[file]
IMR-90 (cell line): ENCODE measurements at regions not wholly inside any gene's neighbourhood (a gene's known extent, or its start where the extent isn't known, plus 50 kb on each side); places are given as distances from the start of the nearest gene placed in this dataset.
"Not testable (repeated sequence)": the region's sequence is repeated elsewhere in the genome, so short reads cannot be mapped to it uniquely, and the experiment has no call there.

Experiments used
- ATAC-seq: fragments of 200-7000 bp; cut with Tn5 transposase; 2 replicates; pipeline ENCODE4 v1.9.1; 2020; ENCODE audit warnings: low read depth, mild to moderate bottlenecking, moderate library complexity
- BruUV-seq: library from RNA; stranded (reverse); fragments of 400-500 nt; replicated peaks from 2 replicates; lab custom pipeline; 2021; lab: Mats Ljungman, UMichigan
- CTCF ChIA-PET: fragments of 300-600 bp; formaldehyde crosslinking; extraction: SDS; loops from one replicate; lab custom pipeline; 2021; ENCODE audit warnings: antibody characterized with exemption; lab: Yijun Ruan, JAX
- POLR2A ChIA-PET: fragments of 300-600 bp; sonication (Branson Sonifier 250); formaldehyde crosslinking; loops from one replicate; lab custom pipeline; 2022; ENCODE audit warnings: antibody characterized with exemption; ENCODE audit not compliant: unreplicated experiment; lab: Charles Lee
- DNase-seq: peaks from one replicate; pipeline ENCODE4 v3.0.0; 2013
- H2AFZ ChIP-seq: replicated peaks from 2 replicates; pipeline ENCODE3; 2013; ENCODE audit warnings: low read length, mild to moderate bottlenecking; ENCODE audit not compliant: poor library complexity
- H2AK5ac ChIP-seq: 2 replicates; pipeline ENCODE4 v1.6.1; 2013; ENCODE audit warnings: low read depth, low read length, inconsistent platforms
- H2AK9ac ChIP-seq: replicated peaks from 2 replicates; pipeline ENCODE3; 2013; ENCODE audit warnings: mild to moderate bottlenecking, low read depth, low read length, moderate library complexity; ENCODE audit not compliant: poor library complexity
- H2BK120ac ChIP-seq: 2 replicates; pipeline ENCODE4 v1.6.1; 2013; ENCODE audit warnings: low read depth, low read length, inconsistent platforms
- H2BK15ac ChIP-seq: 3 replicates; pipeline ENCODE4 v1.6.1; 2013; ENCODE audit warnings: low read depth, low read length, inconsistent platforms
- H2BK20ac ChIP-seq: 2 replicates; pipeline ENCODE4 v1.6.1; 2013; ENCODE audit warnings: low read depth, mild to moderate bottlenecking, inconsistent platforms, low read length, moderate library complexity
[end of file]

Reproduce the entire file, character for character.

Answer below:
IMR-90 (cell line): ENCODE measurements at regions not wholly inside any gene's neighbourhood (a gene's known extent, or its start where the extent isn't known, plus 50 kb on each side); places are given as distances from the start of the nearest gene placed in this dataset.
"Not testable (repeated sequence)": the region's sequence is repeated elsewhere in the genome, so short reads cannot be mapped to it uniquely, and the experiment has no call there.

Experiments used
- ATAC-seq: fragments of 200-7000 bp; cut with Tn5 transposase; 2 replicates; pipeline ENCODE4 v1.9.1; 2020; ENCODE audit warnings: low read depth, mild to moderate bottlenecking, moderate library complexity
- BruUV-seq: library from RNA; stranded (reverse); fragments of 400-500 nt; replicated peaks from 2 replicates; lab custom pipeline; 2021; lab: Mats Ljungman, UMichigan
- CTCF ChIA-PET: fragments of 300-600 bp; formaldehyde crosslinking; extraction: SDS; loops from one replicate; lab custom pipeline; 2021; ENCODE audit warnings: antibody characterized with exemption; lab: Yijun Ruan, JAX
- POLR2A ChIA-PET: fragments of 300-600 bp; sonication (Branson Sonifier 250); formaldehyde crosslinking; loops from one replicate; lab custom pipeline; 2022; ENCODE audit warnings: antibody characterized with exemption; ENCODE audit not compliant: unreplicated experiment; lab: Charles Lee
- DNase-seq: peaks from one replicate; pipeline ENCODE4 v3.0.0; 2013
- H2AFZ ChIP-seq: replicated peaks from 2 replicates; pipeline ENCODE3; 2013; ENCODE audit warnings: low read length, mild to moderate bottlenecking; ENCODE audit not compliant: poor library complexity
- H2AK5ac ChIP-seq: 2 replicates; pipeline ENCODE4 v1.6.1; 2013; ENCODE audit warnings: low read depth, low read length, inconsistent platforms
- H2AK9ac ChIP-seq: replicated peaks from 2 replicates; pipeline ENCODE3; 2013; ENCODE audit warnings: mild to moderate bottlenecking, low read depth, low read length, moderate library complexity; ENCODE audit not compliant: poor library complexity
- H2BK120ac ChIP-seq: 2 replicates; pipeline ENCODE4 v1.6.1; 2013; ENCODE audit warnings: low read depth, low read length, inconsistent platforms
- H2BK15ac ChIP-seq: 3 replicates; pipeline ENCODE4 v1.6.1; 2013; ENCODE audit warnings: low read depth, low read length, inconsistent platforms
- H2BK20ac ChIP-seq: 2 replicates; pipeline ENCODE4 v1.6.1; 2013; ENCODE audit warnings: low read depth, mild to moderate bottlenecking, inconsistent platforms, low read length, moderate library complexity